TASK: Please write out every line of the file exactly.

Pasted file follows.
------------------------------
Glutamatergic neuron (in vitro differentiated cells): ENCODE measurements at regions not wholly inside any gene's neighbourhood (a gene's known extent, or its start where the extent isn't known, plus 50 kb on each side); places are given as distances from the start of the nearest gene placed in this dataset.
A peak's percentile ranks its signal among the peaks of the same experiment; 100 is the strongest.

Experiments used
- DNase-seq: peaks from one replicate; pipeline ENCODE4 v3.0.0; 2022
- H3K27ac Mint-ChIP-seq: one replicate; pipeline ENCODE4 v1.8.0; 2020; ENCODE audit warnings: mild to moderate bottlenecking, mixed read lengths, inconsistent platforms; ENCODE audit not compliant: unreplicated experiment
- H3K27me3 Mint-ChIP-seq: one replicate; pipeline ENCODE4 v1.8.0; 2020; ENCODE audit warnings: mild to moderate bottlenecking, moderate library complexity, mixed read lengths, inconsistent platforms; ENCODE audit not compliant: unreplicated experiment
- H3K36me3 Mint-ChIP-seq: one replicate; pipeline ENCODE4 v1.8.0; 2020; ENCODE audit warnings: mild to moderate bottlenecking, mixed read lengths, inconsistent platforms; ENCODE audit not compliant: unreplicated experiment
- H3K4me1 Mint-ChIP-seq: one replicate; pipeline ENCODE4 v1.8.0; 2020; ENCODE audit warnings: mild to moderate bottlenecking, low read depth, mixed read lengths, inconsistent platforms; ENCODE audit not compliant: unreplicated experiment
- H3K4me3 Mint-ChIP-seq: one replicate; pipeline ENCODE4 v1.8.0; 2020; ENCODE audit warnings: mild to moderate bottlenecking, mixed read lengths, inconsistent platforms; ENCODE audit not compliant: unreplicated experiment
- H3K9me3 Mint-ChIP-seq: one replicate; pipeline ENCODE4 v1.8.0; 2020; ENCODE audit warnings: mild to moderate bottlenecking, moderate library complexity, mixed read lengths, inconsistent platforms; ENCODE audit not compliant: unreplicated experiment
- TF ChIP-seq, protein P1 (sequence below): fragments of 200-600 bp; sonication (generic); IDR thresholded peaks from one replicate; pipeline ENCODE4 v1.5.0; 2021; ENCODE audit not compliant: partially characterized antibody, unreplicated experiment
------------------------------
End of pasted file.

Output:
Glutamatergic neuron (in vitro differentiated cells): ENCODE measurements at regions not wholly inside any gene's neighbourhood (a gene's known extent, or its start where the extent isn't known, plus 50 kb on each side); places are given as distances from the start of the nearest gene placed in this dataset.
A peak's percentile ranks its signal among the peaks of the same experiment; 100 is the strongest.

Experiments used
- DNase-seq: peaks from one replicate; pipeline ENCODE4 v3.0.0; 2022
- H3K27ac Mint-ChIP-seq: one replicate; pipeline ENCODE4 v1.8.0; 2020; ENCODE audit warnings: mild to moderate bottlenecking, mixed read lengths, inconsistent platforms; ENCODE audit not compliant: unreplicated experiment
- H3K27me3 Mint-ChIP-seq: one replicate; pipeline ENCODE4 v1.8.0; 2020; ENCODE audit warnings: mild to moderate bottlenecking, moderate library complexity, mixed read lengths, inconsistent platforms; ENCODE audit not compliant: unreplicated experiment
- H3K36me3 Mint-ChIP-seq: one replicate; pipeline ENCODE4 v1.8.0; 2020; ENCODE audit warnings: mild to moderate bottlenecking, mixed read lengths, inconsistent platforms; ENCODE audit not compliant: unreplicated experiment
- H3K4me1 Mint-ChIP-seq: one replicate; pipeline ENCODE4 v1.8.0; 2020; ENCODE audit warnings: mild to moderate bottlenecking, low read depth, mixed read lengths, inconsistent platforms; ENCODE audit not compliant: unreplicated experiment
- H3K4me3 Mint-ChIP-seq: one replicate; pipeline ENCODE4 v1.8.0; 2020; ENCODE audit warnings: mild to moderate bottlenecking, mixed read lengths, inconsistent platforms; ENCODE audit not compliant: unreplicated experiment
- H3K9me3 Mint-ChIP-seq: one replicate; pipeline ENCODE4 v1.8.0; 2020; ENCODE audit warnings: mild to moderate bottlenecking, moderate library complexity, mixed read lengths, inconsistent platforms; ENCODE audit not compliant: unreplicated experiment
- TF ChIP-seq, protein P1 (sequence below): fragments of 200-600 bp; sonication (generic); IDR thresholded peaks from one replicate; pipeline ENCODE4 v1.5.0; 2021; ENCODE audit not compliant: partially characterized antibody, unreplicated experiment